Thursday, November 10, 2011

Stupid telnet tricks (a really old hope)

If you've been around online communities for a while, you know that there are a variety of different ways to communicate online. One of those methods is a service called telnet.

Telnet is a protocol that allows you to connect to remote computers (called hosts) over a TCP/IP network (such as the Internet). You use software called a telnet client on your computer to make a connection to a telnet server (i.e., the remote host). Once your telnet client establishes a connection to the remote host, your client becomes a virtual terminal, allowing you to communicate with the remote host from your computer.

If you're only used to 21st century operating systems, telnet may seem a little strange at first. But if you've ever seen the MS-DOS operating system, perhaps the best way to describe telnet is like MS-DOS over a network.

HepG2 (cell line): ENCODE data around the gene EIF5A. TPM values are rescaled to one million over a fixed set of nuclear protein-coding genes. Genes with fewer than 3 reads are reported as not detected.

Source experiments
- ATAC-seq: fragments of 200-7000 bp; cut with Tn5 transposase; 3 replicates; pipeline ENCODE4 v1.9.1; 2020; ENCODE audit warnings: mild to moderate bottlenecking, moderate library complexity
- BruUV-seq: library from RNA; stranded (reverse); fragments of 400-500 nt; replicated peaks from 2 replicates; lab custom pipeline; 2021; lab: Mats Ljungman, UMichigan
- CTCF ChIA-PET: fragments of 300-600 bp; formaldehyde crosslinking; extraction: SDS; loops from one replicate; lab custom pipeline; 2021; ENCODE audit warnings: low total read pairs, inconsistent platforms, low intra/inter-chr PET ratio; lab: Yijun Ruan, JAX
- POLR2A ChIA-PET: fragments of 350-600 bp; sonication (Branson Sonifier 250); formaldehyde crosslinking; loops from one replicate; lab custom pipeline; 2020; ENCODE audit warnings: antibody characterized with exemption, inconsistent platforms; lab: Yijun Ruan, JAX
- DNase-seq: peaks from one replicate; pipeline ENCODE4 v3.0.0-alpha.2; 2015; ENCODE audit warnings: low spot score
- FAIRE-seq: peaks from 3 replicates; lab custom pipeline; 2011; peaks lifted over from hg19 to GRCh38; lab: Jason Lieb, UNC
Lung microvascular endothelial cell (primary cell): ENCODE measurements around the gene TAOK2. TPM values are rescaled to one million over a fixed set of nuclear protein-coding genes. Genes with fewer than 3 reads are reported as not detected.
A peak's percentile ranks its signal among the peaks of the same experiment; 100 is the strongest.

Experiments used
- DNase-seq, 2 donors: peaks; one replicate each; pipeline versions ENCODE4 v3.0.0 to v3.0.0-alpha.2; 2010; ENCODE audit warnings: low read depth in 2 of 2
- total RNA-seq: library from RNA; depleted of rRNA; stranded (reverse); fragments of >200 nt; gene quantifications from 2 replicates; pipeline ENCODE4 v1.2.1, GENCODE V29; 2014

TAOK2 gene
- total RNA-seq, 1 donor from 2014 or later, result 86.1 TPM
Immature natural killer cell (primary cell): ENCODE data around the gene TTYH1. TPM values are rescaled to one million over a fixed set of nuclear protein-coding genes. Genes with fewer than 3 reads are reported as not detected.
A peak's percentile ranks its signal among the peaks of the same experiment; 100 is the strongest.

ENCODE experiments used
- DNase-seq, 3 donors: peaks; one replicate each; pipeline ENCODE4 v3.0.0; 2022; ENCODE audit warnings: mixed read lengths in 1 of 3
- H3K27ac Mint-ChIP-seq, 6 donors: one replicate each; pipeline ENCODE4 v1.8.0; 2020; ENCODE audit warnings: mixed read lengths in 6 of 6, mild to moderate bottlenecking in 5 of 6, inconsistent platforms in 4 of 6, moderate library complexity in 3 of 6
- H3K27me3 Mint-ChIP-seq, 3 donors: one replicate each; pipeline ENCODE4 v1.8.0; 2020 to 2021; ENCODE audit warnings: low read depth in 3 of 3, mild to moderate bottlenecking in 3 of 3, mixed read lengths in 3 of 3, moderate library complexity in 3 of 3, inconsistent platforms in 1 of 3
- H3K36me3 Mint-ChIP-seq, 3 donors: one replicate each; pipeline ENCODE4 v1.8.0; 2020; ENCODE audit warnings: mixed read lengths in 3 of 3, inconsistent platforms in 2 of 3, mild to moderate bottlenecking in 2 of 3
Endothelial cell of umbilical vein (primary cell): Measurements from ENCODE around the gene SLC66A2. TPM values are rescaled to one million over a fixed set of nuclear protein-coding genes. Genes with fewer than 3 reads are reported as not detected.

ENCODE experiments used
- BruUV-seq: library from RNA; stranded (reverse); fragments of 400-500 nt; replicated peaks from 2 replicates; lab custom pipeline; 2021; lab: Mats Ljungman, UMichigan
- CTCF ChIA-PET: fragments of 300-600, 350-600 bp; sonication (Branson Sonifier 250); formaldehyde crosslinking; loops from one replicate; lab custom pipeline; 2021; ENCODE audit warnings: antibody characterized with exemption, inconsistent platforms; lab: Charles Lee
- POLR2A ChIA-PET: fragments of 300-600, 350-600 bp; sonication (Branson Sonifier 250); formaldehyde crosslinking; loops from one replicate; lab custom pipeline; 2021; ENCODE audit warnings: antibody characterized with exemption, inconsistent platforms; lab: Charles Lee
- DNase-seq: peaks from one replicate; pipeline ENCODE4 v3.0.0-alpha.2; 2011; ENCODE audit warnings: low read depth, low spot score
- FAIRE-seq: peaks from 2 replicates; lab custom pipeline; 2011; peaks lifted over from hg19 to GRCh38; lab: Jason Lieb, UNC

I recently learned that there is a built-in telnet client for Windows 7. You just have to turn it on. Fernando Fonseca describes how to do this:

1.Click Start, and then click Control Panel.

2. On the Control Panel Home page, click Programs.

3. In the Programs and Features section, click Turn Windows features on or off.

4. If the User Account Control dialog box appears, confirm that the action it displays is what you want, and then click Continue.

5. In the Windows Features list, select Telnet Client, and then click OK.

6. Go to start and type telnet

So once you get your telnet client up and running, what can you do with it?

One thing that you can do is log in to a BBS. There is a listing of telnet-accessible bulletin board systems.

And there's one more thing you can do. Fernando Fonseca suggests that you could watch an ASCII version of Star Wars.

To do so, type the following in your telnet client:


Yes, the entire Star Wars Episode 4 movie, done in ASCII art. ASCII art is so old that it predates telnet - I used to use a typewriter to create a simple version of ASCII art.

It doesn't appear that George Lucas has ever sued over this re-creation. Which is good.
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